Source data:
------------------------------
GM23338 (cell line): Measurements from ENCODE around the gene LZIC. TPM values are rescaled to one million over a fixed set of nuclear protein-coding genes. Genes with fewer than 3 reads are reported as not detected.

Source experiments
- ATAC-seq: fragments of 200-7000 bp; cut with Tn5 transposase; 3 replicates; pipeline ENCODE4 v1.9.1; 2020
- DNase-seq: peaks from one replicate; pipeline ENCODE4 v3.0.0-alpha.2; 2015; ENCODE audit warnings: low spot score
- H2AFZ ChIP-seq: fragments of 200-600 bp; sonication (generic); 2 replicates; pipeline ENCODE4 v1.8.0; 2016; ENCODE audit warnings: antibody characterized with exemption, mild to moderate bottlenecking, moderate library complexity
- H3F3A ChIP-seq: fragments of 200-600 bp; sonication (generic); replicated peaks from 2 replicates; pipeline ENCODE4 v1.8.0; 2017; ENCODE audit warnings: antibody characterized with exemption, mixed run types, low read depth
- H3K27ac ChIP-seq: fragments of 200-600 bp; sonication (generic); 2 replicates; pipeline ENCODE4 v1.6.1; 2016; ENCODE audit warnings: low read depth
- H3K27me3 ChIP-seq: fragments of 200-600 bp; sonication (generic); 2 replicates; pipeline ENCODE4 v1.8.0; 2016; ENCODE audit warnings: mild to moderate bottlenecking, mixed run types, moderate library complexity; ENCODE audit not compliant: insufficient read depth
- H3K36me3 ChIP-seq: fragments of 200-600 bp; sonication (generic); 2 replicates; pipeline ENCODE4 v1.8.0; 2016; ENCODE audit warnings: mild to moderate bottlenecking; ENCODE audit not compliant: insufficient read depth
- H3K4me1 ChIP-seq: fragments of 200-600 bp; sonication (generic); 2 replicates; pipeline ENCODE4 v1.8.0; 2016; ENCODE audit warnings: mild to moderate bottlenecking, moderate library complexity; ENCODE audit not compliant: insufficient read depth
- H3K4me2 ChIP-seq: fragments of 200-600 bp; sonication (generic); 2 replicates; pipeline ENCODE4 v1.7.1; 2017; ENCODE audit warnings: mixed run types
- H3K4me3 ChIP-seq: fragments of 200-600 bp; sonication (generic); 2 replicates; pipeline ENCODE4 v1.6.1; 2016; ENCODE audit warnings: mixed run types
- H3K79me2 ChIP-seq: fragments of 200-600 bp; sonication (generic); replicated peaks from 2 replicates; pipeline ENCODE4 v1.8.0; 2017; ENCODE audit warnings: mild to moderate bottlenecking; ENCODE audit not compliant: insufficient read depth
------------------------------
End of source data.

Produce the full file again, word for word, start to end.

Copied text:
GM23338 (cell line): Measurements from ENCODE around the gene LZIC. TPM values are rescaled to one million over a fixed set of nuclear protein-coding genes. Genes with fewer than 3 reads are reported as not detected.

Source experiments
- ATAC-seq: fragments of 200-7000 bp; cut with Tn5 transposase; 3 replicates; pipeline ENCODE4 v1.9.1; 2020
- DNase-seq: peaks from one replicate; pipeline ENCODE4 v3.0.0-alpha.2; 2015; ENCODE audit warnings: low spot score
- H2AFZ ChIP-seq: fragments of 200-600 bp; sonication (generic); 2 replicates; pipeline ENCODE4 v1.8.0; 2016; ENCODE audit warnings: antibody characterized with exemption, mild to moderate bottlenecking, moderate library complexity
- H3F3A ChIP-seq: fragments of 200-600 bp; sonication (generic); replicated peaks from 2 replicates; pipeline ENCODE4 v1.8.0; 2017; ENCODE audit warnings: antibody characterized with exemption, mixed run types, low read depth
- H3K27ac ChIP-seq: fragments of 200-600 bp; sonication (generic); 2 replicates; pipeline ENCODE4 v1.6.1; 2016; ENCODE audit warnings: low read depth
- H3K27me3 ChIP-seq: fragments of 200-600 bp; sonication (generic); 2 replicates; pipeline ENCODE4 v1.8.0; 2016; ENCODE audit warnings: mild to moderate bottlenecking, mixed run types, moderate library complexity; ENCODE audit not compliant: insufficient read depth
- H3K36me3 ChIP-seq: fragments of 200-600 bp; sonication (generic); 2 replicates; pipeline ENCODE4 v1.8.0; 2016; ENCODE audit warnings: mild to moderate bottlenecking; ENCODE audit not compliant: insufficient read depth
- H3K4me1 ChIP-seq: fragments of 200-600 bp; sonication (generic); 2 replicates; pipeline ENCODE4 v1.8.0; 2016; ENCODE audit warnings: mild to moderate bottlenecking, moderate library complexity; ENCODE audit not compliant: insufficient read depth
- H3K4me2 ChIP-seq: fragments of 200-600 bp; sonication (generic); 2 replicates; pipeline ENCODE4 v1.7.1; 2017; ENCODE audit warnings: mixed run types
- H3K4me3 ChIP-seq: fragments of 200-600 bp; sonication (generic); 2 replicates; pipeline ENCODE4 v1.6.1; 2016; ENCODE audit warnings: mixed run types
- H3K79me2 ChIP-seq: fragments of 200-600 bp; sonication (generic); replicated peaks from 2 replicates; pipeline ENCODE4 v1.8.0; 2017; ENCODE audit warnings: mild to moderate bottlenecking; ENCODE audit not compliant: insufficient read depth